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The labyrinthine streets of Carcassonne

Sometimes when you're shooting the screen version of a novel, the best location is quite simply the actual setting of the book. That is clearly what three-time Oscar nominee Ridley Scott thought when he took the crew to Carcassone in the heart of France's Cathar country to shoot a new TV miniseries based on the bestselling novel, 'Labyrinth'.

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The director, who is behind recent TV series The Good Wife and The Pillars of the Earth, as well as movie greats including Thelma and Louise and Blade Runner, has described Labyrinth as "a wonderful puzzle". The award-winning novel, the first of a trilogy by the British writer Kate Mosse, is set between modern and medieval times in the Languedoc area of France, and centres on the search for the Holy Grail.

Whether or not you've ever had the chance to visit Carcassonne, the city may seem familiar: capital of the French department of Aude, it possesses one of the best preserved medieval towns in Europe, a fact which may explain its popularity as a movie location. The city is the third most visited place in France, after Paris and Mont Saint-Michel and has served as backdrop for films of all types, including Robin Hood Prince of Thieves and the French comedy fantasy Les Visiteurs.

There are really two separate towns at Carcassonne: the original fortified Cité, and below it, on the opposite bank of the river Aude, the Ville Basse. The medieval walled town was superimposed on the Roman town, which had itself obliterated an earlier settlement. In the thirteenth century Carcassonne reached its peak as a thriving haunt of artists, jugglers and troubadours who sang their ballads in what we know as Occitan or langue d'oc, which gives its name to the modern French region Languedoc-Roussillon. 


When the strategic position of the town was no longer a matter of importance, the Ville Basse spread unchecked in the plain, and is the real modern-day city. La Cité was practically abandoned and allowed to crumble away until the mid-nineteenth century, when work on restoration began, narrowly averting the need for demolition.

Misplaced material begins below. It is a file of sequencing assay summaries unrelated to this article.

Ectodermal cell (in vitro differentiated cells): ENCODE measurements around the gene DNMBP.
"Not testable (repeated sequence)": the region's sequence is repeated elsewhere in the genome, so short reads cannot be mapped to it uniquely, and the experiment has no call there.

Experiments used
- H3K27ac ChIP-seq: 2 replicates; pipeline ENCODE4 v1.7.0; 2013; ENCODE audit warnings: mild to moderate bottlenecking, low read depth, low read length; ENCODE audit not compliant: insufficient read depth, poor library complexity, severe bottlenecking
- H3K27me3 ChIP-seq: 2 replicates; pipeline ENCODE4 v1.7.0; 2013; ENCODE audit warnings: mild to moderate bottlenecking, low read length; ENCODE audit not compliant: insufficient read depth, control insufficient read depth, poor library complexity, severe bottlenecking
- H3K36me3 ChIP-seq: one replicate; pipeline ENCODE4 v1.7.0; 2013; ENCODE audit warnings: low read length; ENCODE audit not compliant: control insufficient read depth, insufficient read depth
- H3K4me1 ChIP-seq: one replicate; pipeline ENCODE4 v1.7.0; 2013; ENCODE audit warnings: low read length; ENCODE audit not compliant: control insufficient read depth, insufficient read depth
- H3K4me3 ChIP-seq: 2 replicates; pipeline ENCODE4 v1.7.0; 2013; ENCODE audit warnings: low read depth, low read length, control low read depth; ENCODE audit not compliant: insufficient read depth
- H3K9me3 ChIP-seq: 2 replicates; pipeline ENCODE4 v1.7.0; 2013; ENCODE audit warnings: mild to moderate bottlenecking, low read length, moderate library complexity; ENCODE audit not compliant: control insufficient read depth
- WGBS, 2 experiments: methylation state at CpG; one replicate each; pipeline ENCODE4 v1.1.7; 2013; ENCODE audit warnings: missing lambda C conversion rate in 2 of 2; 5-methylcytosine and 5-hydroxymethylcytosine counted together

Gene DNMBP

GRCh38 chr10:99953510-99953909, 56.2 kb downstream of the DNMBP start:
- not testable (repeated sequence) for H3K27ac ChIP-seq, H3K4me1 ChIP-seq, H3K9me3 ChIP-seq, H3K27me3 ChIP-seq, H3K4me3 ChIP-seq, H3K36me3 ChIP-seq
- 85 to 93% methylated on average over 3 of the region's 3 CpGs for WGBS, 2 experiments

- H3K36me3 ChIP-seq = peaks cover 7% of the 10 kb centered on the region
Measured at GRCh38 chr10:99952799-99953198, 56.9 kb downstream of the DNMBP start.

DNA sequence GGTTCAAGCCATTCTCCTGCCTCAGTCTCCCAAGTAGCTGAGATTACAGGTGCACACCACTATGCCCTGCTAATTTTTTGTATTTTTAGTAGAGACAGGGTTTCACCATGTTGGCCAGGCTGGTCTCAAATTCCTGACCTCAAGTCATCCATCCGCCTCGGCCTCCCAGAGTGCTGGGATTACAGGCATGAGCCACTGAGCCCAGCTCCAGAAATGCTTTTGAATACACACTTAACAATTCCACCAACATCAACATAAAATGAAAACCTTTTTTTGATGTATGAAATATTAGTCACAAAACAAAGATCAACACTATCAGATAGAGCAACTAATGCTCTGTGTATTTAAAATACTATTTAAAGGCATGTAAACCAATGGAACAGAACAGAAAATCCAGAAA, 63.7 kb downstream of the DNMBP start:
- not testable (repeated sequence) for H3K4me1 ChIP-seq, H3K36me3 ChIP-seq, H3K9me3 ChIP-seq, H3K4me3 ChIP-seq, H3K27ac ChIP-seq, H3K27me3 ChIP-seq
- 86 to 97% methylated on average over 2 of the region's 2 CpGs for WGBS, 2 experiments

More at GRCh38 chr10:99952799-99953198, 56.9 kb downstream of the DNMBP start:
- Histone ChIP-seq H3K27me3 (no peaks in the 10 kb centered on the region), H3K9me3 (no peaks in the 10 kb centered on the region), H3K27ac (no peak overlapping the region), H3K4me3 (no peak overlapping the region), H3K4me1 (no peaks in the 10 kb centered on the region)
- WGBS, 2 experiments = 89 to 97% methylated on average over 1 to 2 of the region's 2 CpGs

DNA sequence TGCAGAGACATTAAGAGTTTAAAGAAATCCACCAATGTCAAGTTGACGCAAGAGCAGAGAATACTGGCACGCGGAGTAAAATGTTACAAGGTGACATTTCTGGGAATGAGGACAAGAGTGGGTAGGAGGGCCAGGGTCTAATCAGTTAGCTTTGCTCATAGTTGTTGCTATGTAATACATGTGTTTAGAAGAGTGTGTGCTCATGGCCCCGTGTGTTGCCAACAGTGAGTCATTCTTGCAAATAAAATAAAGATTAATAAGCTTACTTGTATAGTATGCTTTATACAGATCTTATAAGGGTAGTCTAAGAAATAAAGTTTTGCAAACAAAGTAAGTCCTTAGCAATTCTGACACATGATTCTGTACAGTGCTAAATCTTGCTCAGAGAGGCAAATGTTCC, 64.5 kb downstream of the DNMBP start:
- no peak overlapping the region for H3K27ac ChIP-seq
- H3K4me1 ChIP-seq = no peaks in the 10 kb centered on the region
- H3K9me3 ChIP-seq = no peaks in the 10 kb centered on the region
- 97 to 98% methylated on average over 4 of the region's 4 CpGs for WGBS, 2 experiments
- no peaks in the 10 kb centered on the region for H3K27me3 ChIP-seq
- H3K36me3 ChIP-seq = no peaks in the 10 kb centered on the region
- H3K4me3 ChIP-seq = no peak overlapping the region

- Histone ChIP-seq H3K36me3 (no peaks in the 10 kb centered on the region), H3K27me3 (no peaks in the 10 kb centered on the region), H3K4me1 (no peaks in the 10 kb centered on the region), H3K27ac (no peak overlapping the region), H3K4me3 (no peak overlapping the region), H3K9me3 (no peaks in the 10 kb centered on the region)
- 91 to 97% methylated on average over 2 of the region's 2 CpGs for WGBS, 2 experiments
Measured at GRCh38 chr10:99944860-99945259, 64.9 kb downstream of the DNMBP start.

The tourists' goal is the walled city of Carcassonne, but it is worth taking time to pause and admire the scene from a distance in order to appreciate the panoramic view of this picture-perfect fortified city on a hill. There it stands, with its double ring of concentric walls protecting the old town, 18 towers on the inner wall and 26 on the outer wall.

In fact, the beautiful medieval town that makes such a perfect film set today is not entirely authentic: it owes some of its features – including the delightful conical turrets – to the creative imagination of the prolific architect and restorer Viollet-le-Duc. Despite this, it was still considered worthy of inclusion on the UNESCO list of World Heritage Sites.


The Narbonne Gate, flanked by twin towers and a drawbridge with portcullis, gives access to the well-kept maze of medieval houses, where cafes, restaurants and souvenir shops abound. Essential stops include the twelfth-century Comtal castle, where one of the towers housed the Catholic Inquisition and a modern Musee de la Torture displays some of the original instruments of torture.

The old cathedral of St Nazaire and St Celse is an architectural gem with beautiful stained-glass windows; it houses the siege stone, a bass-relief fragment illustrating a siege and said to commemorate the death of Simon de Montfort. This is just one of the reminders you'll find of the role the city played in the Cathar Crusade in the early thirteenth century, a heritage that was a clear inspiration for Kate Mosse's Labyrinth.

Further information:Carcassonne Tourism French TourismKate Mosse Labyrinth

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